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Father and son live drag racing dream

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Roswell resident George Stephenson built his son’s 1972 Chevy Vega drag race car from scratch. (Submitted Photo)

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George and Roy Stephenson were involved in a major motorcycle accident nearly two decades ago. Despite suffering serious injuries, that didn’t deter the father and son from pursuing a lifelong passion for drag racing.

George Stephenson has spent a majority of his life as a mechanic. Before the accident, George said that he was working on a Jeep one Sunday morning when some friends stopped by and asked if he and Roy wanted to go for a motorcycle ride.

“So we went out for a short ride and weren’t gone for maybe an hour-and-a-half, and on our way home, a guy coming the other way fell asleep at the wheel at 11 a.m. and just came over in our lane and ran us over,” George Stephenson said.

The father went under the vehicle and his son went over it.

“He got hurt the worst,” George said of Roy’s injuries. “Underneath the truck, he pushed me for another 150 feet into a bar ditch. I was in pretty bad shape. That was a bad day.”

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George estimates that his son spent nearly a month in a hospital and wore several casts. One might think such an accident would deter someone from building a drag racing machine. A few years after the accident, the Stephenson went to work. It may have taken more than a decade to finish it. But, George admits that he had to earn a living and he never built a race car from scratch.

“I had a good idea, I’m a good mechanic at putting things together,” George said. “In my spare time, when I wasn’t working on motorcycles or making a living, I was working on the car.”

George Stephenson grew up in Pennsylvania and was in the military in the 1960s when he moved to El Paso. After being discharged, he did some work in the dairy business. Working in that field, he moved to Roswell in 1984 from El Paso. However, the dairy company he worked for went out of business. George also had some experience as a refrigeration specialist and so he decided to go into business for himself.

Along the way, George got bit by the drag racing bug.

“I was involved in it when I was in El Paso, it’s always been in my blood,” George said. “I’ve always enjoyed some kind of automotive thing. I had a car in El Paso, it was a Chevrolet Vega. I had taken the motor out and put another one in and just made a hot rod out of it.”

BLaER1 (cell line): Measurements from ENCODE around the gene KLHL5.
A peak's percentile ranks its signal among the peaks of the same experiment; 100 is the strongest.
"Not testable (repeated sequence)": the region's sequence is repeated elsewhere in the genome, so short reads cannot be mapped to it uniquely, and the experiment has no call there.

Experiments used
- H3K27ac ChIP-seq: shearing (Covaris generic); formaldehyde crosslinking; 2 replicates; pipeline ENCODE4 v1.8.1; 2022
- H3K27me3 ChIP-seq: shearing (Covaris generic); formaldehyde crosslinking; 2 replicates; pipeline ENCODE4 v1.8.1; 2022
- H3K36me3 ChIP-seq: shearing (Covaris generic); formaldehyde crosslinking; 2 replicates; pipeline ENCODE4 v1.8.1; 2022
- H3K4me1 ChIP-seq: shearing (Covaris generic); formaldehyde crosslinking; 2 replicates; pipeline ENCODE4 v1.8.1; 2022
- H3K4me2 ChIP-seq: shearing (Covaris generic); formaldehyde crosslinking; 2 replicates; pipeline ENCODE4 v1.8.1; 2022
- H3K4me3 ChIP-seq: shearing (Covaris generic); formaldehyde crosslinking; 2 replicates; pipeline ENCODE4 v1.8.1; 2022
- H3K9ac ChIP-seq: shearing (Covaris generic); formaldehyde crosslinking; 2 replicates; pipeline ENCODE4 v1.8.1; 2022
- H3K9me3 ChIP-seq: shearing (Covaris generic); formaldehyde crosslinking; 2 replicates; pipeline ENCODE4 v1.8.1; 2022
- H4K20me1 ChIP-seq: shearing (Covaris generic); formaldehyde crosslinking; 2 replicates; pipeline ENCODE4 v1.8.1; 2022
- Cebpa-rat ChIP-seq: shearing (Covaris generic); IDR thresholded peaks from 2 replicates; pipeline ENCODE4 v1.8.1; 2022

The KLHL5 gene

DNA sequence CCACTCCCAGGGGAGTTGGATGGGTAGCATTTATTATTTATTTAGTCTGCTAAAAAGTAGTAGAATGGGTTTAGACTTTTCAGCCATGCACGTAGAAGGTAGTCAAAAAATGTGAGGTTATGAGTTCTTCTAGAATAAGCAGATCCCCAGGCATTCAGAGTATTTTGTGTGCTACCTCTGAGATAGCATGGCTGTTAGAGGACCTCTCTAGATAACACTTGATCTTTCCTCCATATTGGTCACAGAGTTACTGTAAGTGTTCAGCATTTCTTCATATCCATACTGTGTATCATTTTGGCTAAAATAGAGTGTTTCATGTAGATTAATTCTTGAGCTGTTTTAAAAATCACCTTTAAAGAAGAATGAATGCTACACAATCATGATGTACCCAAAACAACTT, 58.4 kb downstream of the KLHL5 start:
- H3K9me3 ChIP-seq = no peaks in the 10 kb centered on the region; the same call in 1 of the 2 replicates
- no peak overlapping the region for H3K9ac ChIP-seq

George Stephenson started his car building venture in 2002.Nearly 10 years later, he decided it was time to get serious about it.

“It’s very technical and we’ve to get things just right,” George said. “But, that’s what I did the last four years.”

George said the souped up machine is a chassis car with a 1972 Vega body and he estimates that he has spent $40,000 on it.

“I just liked the body style and we found one at Southwest Engines,” George said. “I had been driving by and it was parked in the yard for sale and then I decided I was going to get the body. I took it home and the thing ran. The motor hadn’t been started in probably 20 years and I cleaned everything up and the motor ran.”

After he brought the Vega home, George started to build the hot rod.

Despite building it, George knew his driving would be limited after the motorcycle accident years earlier. A bad shoulder would hamper him from getting out of the vehicle if something were to happen on the race course.

“And thinking if worse came to worse, I’d have to get out of there in a hurry, this may not work. I could have made some changes, but I had a young man who was anxious to drive it,” George said.

He knew that he wasn’t getting any younger, so he decided to turn the keys over to his son.

George provides pointers to Roy and he helps maintain the car.

Roy Stephenson admits his philosophy on drag racing is simple.

“I want to get to the other end before the other guy,” Roy said. “What I really like about racing is when I’m out there, nothing else matters.”

Roy has hit a top speed of 136 mph and George admits he was scared when his son took the wheel for the first time nearly three years ago.

“Our first season was the end of 2015 and I wouldn’t let him get on the car all the way,” George said. “He had never driven anything that fast. We had to get his time up and make his passes and he had to have a competition license.”

Both men can be found at the Alien City Dragway in Roswell and both serve on the board of directors.